Be the change you want to see in the world. ~ Ghandi

Tuesday, October 30, 2012

After the storm - Hurricane Sandy

After the disaster, what can you do to help? The three top organizations out there to help with Hurricane Sandy are The Red Cross, The Salvation Army and FEMA. The Red Cross by far has the easiest website to navigate for assistance. Here is the site: FIND HELP - RED CROSS  The Red Cross also has excellent information listed on their twitter feed and on their Facebook page.  Red Cross Facebook Page

The other two organizations also have easy to follow directions to find help. For the Salvation Army, select a state and then follow the directions for shelters or emergency assistance. I found the best up to date information was their twitter feed as well as their Facebook page. Both provided excellent information that was posted at least every 12 hours. Salvation Army Facebook Page 

Information listed on FEMA’s page has great resources for shelter services: To find a shelter, individuals can download the Red Cross Hurricane app, visit the Red Cross web site, or call 1-800- RED CROSS (1-800-733-3767) or check our local media outlets. Other things you can do is to register on the Red Cross Safe and Well website, a secure and easy-to-use online tool that helps families connect during emergencies. To register, visit or call 1-800-RED-CROSS (1-800-733-2767).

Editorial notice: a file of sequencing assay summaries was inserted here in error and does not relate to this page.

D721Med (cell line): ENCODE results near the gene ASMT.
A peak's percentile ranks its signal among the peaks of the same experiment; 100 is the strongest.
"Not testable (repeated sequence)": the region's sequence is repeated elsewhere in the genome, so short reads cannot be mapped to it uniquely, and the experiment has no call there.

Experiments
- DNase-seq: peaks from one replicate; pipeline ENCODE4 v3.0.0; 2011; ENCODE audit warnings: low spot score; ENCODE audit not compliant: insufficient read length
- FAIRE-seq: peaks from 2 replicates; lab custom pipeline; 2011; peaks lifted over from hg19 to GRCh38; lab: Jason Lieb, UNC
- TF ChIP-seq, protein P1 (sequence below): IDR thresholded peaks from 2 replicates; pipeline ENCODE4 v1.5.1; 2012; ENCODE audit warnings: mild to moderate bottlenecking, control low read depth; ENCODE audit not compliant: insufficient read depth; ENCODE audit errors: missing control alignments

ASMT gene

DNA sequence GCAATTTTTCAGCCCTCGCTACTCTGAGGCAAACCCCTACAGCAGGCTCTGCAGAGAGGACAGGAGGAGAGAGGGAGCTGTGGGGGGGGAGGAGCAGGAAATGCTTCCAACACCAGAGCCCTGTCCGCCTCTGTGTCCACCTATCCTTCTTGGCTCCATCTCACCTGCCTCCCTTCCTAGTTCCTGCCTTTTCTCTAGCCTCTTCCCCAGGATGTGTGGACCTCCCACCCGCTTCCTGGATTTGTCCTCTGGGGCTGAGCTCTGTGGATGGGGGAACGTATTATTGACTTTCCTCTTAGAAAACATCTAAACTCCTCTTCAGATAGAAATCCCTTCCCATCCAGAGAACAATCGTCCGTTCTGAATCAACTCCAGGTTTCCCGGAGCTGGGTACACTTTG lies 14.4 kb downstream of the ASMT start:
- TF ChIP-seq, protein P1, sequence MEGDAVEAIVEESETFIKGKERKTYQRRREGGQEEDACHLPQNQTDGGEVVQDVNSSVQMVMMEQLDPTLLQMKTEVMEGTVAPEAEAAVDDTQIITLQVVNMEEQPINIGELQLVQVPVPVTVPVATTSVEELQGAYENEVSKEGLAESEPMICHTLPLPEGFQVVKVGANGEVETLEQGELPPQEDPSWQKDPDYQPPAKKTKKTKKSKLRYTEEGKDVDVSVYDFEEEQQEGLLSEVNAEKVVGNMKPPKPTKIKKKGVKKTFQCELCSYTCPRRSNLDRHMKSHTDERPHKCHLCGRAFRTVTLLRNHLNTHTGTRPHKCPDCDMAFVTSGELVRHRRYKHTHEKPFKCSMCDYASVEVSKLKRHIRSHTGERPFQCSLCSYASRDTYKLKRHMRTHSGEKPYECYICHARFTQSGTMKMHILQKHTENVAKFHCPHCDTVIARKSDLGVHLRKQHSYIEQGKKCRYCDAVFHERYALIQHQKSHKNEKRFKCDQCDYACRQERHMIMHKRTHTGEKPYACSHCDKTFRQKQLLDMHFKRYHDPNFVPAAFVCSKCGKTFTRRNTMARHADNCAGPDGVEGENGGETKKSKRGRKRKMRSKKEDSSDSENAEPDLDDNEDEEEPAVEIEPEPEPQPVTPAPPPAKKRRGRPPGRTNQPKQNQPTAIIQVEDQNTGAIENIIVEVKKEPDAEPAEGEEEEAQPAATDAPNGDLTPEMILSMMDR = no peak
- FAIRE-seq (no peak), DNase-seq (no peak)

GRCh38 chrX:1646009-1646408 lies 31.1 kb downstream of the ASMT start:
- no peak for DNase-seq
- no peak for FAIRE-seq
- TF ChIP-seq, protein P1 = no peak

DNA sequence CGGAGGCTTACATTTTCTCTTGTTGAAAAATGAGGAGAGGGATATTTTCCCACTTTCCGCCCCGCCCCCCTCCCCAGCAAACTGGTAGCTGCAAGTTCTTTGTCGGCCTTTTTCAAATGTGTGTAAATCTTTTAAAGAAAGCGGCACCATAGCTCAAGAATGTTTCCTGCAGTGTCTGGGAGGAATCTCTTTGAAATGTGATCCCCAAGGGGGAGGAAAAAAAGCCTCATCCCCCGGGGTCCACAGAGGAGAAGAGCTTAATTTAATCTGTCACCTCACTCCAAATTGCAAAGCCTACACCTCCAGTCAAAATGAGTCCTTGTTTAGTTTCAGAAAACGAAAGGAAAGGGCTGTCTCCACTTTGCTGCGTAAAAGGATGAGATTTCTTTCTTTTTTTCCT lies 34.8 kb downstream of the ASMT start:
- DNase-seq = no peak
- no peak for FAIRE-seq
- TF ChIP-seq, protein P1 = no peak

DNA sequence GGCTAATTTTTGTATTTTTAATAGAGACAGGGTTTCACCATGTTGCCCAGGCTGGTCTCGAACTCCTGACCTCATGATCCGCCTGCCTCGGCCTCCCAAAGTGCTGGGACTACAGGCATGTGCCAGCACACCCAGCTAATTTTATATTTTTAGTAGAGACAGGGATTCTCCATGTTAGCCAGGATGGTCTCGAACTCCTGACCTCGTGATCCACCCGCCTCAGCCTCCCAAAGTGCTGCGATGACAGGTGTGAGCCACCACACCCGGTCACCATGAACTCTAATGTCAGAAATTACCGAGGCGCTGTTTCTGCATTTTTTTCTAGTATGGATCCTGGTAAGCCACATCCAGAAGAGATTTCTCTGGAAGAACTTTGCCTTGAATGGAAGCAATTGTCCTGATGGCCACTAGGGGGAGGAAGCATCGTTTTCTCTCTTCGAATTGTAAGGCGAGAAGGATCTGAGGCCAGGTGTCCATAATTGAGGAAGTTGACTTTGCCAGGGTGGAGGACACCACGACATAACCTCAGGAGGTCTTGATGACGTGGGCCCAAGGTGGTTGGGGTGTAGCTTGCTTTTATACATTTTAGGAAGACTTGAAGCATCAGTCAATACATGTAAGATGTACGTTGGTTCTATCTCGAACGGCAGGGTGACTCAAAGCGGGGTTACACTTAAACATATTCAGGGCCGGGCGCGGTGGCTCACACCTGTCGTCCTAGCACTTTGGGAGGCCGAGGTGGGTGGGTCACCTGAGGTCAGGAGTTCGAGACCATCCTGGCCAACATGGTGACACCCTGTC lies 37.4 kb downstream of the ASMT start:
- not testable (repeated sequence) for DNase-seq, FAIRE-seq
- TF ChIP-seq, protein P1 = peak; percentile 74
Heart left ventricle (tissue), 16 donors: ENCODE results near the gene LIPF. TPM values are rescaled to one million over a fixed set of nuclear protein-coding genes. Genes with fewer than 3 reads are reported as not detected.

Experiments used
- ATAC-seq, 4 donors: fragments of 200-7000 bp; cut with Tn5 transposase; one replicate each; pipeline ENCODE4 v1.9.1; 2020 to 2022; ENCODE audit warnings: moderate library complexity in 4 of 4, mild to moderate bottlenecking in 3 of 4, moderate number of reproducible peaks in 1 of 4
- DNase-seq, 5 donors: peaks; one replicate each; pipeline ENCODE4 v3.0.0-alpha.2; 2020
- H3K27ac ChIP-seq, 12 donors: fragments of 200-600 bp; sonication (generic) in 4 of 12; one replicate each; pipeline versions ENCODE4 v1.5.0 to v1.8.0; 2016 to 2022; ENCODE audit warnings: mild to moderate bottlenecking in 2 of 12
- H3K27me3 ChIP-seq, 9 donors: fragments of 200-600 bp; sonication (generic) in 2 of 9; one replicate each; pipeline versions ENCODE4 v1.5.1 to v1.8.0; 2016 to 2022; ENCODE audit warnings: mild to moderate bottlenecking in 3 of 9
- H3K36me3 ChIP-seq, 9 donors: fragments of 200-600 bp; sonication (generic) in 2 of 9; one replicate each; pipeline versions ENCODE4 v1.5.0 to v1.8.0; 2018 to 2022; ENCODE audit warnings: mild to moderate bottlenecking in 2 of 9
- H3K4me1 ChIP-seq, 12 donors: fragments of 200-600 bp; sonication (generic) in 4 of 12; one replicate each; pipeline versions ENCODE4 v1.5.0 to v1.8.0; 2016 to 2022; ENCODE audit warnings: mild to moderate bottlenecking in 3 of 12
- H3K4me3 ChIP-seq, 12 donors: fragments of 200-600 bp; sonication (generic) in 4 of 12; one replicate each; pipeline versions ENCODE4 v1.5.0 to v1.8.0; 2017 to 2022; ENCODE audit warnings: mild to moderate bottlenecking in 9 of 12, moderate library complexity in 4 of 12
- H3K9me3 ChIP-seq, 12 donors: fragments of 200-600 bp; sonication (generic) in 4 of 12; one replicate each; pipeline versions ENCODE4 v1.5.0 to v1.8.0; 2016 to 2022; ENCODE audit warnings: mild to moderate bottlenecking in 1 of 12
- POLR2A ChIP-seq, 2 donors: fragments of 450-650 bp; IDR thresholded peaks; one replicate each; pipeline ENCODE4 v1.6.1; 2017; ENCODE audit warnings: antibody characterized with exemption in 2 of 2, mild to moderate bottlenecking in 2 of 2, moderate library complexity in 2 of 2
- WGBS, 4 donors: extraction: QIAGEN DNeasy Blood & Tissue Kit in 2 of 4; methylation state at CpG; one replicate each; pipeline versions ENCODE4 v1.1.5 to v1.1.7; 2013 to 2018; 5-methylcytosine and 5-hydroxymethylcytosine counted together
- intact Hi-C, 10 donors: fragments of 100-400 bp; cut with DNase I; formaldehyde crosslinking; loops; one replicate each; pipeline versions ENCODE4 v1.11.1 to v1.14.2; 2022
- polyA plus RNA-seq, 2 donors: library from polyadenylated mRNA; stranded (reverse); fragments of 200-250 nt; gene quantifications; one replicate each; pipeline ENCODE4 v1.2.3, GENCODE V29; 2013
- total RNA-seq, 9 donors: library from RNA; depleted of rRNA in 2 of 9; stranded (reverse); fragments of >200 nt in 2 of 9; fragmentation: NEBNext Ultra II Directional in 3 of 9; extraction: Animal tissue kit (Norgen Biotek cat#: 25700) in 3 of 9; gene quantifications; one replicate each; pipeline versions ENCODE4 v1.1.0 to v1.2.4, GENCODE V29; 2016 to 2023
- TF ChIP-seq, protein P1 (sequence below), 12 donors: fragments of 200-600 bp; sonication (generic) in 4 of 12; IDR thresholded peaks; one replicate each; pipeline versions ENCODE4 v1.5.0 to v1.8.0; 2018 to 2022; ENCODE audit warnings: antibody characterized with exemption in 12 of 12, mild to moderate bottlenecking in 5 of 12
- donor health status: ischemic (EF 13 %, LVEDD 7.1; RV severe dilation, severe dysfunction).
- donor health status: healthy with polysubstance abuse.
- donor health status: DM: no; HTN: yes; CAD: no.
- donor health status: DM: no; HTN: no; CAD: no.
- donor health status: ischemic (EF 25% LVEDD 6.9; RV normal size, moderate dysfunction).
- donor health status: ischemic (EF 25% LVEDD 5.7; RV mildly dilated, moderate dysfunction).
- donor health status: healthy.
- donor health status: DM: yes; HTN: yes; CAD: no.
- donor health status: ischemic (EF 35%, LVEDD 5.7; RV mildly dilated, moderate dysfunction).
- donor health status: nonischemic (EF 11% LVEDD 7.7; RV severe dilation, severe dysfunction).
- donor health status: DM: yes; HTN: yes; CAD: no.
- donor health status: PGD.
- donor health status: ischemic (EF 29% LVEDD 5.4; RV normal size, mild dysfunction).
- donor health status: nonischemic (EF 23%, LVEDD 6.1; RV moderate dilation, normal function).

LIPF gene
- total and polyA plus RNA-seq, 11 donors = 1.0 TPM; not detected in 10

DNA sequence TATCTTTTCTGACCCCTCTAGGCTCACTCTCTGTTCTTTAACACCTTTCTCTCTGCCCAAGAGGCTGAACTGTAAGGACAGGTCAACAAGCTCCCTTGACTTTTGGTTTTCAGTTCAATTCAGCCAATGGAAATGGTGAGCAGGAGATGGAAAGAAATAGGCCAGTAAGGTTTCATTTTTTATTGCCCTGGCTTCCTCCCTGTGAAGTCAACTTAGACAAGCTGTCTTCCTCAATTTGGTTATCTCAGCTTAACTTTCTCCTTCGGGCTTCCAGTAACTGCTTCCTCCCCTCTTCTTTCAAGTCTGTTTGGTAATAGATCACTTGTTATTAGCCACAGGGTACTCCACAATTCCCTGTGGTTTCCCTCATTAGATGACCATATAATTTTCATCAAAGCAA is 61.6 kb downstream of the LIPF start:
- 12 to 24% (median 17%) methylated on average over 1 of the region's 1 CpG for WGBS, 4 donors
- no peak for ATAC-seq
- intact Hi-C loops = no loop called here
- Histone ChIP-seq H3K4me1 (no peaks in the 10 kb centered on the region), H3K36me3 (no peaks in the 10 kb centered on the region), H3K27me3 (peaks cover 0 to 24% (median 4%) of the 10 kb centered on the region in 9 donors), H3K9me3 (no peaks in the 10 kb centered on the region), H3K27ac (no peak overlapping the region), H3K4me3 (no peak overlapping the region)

FEMA’s distribution centers have an overall inventory of more than 5 million liters of water, 3 million meals, 900,000 blankets and 100,000 cots. FEMA and the Department of Defense have established Incident Support Bases in Westover, Mass. And Lakehurst, New Jersey to pre-position supplies including water, meals, blankets and other resources closer to potentially impacted areas.

Other great information is found here: and The FEMA mobile site ( , smartphone app (, and text messages ( also provide regular updates. Sharing information using social media tools is also a good way for residents to stay informed. Follow FEMA online at ,, and www.facebook/fema and